The Tallmadge Amendment set off a firestorm in Congress, where representatives voted along sectional lines, threatening disunion and civil war. The admission of Missouri as a slave state would upset the balance of power between free and slave states, tilting the advantage toward the South.
Ultimately, to avoid disunion, Henry Clay helped to pass the Missouri Compromise. The Compromise admitted Missouri as a slave state at the same time that it admitted Maine as a free state, maintaining the balance of power between North and South. In addition, the Compromise established a line along the 36°30′ north line of latitude (the southern boundary of Missouri). Above this line, Congress agreed, new western states would not permit slavery, while below it, slavery could continue to expand westward.
Map showing the Missouri Compromise of 1820. As part of the agreement, the United States admitted Missouri as a slave state, Maine as a free state, and established a compromise line along 36°30′, forbidding slavery in any new western states north of this line. Slavery could expand westward to states south of this line.
The Missouri Compromise held the Union together, but it didn’t prevent further squabbles between the sections. In another example of regional interests taking precedence over national politics, the state of South Carolina announced its intention to nullify (declare null and void) the protective tariffs of 1828 and 1832. Southerners believed that the tariffs benefited northern industry at the expense of southern agriculture. Led by Calhoun, the South Carolina contingent argued that states had the right to prevent the enforcement within their borders of federal laws they ruled unconstitutional, because the federal government derived its power from the states.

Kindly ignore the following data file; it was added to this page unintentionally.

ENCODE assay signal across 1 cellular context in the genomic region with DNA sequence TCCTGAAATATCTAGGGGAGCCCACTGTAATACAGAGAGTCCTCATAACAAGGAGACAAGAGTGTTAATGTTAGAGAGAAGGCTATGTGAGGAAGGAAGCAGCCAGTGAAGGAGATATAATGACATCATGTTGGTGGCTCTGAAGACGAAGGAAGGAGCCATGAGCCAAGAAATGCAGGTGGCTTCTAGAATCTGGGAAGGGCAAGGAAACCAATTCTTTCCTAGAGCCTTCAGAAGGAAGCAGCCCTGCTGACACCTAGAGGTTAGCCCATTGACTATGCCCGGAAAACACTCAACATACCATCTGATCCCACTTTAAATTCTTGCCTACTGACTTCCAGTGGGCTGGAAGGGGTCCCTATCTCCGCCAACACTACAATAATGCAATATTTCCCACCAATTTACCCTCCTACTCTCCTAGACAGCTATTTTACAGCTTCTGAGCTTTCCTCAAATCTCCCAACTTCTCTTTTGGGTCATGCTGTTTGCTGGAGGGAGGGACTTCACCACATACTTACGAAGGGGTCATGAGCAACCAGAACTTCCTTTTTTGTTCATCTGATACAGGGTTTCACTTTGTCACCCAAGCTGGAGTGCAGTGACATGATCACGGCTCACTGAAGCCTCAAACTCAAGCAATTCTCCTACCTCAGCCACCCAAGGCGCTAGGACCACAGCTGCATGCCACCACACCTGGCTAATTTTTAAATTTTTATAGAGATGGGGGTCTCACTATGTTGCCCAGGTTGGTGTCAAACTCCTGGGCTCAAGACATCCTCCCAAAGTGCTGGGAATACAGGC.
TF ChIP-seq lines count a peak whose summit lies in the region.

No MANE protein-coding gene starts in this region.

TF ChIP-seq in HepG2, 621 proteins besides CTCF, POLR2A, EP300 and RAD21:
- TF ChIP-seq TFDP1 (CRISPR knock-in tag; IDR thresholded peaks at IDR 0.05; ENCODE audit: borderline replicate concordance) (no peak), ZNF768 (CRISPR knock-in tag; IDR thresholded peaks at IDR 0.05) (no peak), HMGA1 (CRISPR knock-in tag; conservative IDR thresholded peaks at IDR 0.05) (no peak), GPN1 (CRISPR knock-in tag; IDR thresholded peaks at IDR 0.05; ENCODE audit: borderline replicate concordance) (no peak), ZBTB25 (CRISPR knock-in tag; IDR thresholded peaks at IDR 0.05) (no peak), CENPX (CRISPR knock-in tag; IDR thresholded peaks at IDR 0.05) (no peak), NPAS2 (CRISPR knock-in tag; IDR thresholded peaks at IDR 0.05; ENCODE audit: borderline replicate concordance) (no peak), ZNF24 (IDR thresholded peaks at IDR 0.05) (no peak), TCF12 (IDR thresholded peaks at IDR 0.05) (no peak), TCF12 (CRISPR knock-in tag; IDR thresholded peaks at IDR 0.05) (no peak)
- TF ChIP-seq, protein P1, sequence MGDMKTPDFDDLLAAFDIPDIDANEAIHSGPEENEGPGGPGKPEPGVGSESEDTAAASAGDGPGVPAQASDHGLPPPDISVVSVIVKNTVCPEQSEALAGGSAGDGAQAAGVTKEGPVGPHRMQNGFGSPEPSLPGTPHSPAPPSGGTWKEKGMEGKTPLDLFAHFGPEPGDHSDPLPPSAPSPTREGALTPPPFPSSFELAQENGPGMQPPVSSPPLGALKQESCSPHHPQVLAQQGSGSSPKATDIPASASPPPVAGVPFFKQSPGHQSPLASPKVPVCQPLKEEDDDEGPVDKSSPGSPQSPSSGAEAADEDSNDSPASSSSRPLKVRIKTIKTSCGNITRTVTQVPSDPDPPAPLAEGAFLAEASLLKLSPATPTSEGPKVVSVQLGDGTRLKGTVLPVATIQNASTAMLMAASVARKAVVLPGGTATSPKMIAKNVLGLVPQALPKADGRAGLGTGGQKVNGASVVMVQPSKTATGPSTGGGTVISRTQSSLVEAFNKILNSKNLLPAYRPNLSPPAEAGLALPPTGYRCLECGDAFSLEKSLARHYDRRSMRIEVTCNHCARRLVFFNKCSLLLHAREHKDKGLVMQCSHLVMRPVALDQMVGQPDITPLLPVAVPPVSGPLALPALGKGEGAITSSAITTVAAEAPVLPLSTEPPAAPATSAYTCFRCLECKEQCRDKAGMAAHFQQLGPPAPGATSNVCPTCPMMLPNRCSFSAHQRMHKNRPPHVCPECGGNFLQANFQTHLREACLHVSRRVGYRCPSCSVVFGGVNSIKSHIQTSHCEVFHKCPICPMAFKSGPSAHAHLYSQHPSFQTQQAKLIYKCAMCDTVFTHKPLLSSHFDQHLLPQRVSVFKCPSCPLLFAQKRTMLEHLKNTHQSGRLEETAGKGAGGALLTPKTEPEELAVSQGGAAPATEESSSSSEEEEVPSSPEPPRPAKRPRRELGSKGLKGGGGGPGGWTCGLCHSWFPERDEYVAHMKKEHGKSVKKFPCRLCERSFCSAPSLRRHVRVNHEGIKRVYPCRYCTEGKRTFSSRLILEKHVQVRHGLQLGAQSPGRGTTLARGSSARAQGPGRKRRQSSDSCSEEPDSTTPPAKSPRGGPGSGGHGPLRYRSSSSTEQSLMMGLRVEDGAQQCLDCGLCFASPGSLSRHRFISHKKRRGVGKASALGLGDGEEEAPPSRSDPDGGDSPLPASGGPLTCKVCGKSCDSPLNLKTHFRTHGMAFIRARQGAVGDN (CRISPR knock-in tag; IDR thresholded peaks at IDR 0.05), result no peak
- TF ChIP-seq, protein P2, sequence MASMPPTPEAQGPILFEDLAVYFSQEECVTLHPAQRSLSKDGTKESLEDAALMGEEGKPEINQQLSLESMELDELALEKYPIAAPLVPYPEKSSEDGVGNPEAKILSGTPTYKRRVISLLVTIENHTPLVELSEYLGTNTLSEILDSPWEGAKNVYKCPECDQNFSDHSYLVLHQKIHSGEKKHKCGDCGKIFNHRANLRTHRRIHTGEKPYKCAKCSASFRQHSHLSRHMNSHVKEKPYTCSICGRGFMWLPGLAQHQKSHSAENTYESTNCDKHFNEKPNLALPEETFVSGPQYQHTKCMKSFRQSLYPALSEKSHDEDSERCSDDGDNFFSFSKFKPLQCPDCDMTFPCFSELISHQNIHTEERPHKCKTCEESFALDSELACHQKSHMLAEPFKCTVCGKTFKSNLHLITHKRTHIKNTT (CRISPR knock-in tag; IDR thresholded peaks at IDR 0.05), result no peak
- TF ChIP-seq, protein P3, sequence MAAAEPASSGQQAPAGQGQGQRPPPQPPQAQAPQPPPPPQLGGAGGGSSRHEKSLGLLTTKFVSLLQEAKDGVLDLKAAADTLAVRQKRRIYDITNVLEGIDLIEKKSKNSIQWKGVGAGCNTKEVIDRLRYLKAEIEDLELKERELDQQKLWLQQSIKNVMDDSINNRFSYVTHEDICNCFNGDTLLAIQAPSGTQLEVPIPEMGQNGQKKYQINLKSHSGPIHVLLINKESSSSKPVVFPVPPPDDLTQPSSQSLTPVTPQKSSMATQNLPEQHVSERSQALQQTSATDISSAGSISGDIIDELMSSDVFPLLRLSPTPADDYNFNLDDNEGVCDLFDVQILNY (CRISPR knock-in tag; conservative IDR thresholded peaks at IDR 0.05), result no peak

When the tariff went into effect in 1832, the resulting Nullification Crisis nearly ended in military conflict between the federal government and South Carolina. Jackson persuaded Congress to authorize the Force Bill, which gave him the power to use the army and navy to enforce the tariffs in South Carolina. Clay, the Great Compromiser, once again stepped in to prevent catastrophe. He negotiated a new tariff that the South Carolina legislature approved. It dropped the nullification ordinance against the tariff . . . but voted to nullify the Force Bill, just to prove its point.
What were the arguments for and against the American System?
Why were opinions about tariffs, banking, and internal improvements tied to sectional differences?
What is nullification? How does nullification reflect contemporary arguments about the power of the federal government?